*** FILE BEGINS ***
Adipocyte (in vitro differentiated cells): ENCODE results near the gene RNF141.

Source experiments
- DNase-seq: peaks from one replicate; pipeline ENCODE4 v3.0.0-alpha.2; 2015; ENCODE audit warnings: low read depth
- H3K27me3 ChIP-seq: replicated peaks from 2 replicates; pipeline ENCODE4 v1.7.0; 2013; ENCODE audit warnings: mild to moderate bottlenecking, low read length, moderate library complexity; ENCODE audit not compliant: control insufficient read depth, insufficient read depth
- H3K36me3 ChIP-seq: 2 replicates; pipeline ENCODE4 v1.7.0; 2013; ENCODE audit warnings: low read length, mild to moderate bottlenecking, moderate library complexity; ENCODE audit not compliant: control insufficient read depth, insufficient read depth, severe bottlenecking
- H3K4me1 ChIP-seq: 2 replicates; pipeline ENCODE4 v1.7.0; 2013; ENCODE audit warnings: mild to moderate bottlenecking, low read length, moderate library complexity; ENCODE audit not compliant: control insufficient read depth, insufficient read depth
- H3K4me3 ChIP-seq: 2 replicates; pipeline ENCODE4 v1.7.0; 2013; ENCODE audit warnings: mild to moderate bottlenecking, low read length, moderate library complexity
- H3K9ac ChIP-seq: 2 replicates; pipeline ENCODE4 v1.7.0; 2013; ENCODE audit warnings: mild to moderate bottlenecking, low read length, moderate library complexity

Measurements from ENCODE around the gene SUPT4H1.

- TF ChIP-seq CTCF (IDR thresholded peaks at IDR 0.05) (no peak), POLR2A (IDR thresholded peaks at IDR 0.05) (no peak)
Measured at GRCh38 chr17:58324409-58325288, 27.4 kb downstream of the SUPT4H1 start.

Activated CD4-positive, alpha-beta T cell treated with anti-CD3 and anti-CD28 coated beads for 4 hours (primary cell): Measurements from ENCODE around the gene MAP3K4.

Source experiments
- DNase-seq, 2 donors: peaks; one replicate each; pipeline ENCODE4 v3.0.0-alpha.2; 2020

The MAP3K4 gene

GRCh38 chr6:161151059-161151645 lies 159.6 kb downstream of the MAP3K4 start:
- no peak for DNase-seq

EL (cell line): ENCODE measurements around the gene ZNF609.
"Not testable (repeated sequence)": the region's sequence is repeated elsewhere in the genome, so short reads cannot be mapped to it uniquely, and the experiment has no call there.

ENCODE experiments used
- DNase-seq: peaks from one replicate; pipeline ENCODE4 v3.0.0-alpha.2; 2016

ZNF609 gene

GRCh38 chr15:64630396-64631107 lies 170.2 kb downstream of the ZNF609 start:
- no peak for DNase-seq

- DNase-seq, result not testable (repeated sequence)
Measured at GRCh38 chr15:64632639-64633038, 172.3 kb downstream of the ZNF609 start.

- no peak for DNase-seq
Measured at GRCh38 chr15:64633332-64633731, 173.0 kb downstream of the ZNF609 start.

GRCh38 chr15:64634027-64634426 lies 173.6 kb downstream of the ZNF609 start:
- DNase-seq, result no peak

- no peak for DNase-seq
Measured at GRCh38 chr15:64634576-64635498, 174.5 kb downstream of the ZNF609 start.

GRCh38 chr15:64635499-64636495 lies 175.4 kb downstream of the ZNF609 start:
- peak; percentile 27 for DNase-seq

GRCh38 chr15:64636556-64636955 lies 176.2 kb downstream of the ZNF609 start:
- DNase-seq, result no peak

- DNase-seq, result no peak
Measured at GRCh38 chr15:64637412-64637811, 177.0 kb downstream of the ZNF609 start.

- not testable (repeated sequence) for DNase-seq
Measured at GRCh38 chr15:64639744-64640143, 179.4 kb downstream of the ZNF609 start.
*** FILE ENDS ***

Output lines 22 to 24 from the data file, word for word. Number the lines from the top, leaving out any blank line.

ZNF609 gene

GRCh38 chr15:64630396-64631107 lies 170.2 kb downstream of the ZNF609 start:
- no peak for DNase-seq